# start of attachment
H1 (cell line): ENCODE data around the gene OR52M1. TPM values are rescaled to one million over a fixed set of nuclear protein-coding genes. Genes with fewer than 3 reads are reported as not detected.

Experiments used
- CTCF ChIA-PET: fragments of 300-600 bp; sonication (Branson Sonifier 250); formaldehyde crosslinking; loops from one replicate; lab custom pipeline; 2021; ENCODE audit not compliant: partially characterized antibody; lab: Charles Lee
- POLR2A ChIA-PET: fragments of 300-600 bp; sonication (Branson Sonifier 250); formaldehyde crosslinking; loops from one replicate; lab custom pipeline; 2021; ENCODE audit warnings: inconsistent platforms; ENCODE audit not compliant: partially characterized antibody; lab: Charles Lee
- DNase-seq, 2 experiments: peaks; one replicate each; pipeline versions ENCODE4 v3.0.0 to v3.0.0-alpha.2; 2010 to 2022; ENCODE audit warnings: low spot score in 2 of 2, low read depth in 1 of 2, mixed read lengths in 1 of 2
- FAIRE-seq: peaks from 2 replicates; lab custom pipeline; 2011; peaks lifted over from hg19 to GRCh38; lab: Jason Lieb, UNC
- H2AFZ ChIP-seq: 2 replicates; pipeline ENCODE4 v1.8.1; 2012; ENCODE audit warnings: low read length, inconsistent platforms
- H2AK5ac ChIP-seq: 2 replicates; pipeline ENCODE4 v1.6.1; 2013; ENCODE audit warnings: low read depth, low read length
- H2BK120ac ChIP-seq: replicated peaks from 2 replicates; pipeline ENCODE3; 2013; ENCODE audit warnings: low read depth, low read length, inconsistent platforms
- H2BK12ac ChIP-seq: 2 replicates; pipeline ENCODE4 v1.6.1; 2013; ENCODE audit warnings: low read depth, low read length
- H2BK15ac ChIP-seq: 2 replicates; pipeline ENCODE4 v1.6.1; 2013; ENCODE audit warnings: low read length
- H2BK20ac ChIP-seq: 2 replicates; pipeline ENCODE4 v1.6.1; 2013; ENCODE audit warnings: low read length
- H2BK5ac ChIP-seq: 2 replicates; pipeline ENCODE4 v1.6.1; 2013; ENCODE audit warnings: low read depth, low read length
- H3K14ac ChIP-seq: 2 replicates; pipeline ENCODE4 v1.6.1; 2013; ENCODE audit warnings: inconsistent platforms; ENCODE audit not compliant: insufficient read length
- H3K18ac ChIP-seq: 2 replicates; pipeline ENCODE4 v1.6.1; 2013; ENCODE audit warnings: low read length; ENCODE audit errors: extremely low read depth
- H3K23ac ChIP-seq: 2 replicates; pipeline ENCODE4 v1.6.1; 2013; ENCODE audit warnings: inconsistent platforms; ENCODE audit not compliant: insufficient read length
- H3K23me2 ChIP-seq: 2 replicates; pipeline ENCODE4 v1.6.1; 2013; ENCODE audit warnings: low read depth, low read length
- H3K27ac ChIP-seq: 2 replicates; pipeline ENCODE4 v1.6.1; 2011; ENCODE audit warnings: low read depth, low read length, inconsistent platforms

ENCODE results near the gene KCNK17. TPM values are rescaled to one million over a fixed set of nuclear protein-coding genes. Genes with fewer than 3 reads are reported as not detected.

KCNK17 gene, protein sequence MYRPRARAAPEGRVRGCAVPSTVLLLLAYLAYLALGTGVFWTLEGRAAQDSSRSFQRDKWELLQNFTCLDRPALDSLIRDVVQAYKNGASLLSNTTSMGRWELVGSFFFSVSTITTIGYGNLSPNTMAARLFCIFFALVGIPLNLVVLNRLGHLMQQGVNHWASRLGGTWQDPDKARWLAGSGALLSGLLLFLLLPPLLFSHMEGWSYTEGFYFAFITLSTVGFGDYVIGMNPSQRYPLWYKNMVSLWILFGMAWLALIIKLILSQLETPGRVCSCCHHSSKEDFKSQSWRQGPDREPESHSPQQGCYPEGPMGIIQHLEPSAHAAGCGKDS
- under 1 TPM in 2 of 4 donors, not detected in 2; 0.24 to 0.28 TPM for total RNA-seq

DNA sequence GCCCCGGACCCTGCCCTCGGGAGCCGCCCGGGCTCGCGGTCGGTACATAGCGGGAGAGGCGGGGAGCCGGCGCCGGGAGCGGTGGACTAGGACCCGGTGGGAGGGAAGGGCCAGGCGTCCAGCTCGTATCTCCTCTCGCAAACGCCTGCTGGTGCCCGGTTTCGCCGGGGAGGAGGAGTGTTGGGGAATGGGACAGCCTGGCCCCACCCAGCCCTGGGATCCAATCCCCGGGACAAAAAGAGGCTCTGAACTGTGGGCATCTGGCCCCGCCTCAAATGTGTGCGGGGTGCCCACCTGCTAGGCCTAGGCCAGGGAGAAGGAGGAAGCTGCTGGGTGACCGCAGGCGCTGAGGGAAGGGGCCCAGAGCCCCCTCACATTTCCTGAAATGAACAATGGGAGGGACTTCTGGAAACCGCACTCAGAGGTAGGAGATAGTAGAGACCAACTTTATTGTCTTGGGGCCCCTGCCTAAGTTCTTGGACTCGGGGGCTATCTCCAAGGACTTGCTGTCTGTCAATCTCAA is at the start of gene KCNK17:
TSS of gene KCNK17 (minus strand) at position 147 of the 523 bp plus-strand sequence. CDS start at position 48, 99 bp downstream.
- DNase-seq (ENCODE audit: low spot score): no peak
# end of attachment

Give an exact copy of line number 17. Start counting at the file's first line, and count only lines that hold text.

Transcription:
- H3K23me2 ChIP-seq: 2 replicates; pipeline ENCODE4 v1.6.1; 2013; ENCODE audit warnings: low read depth, low read length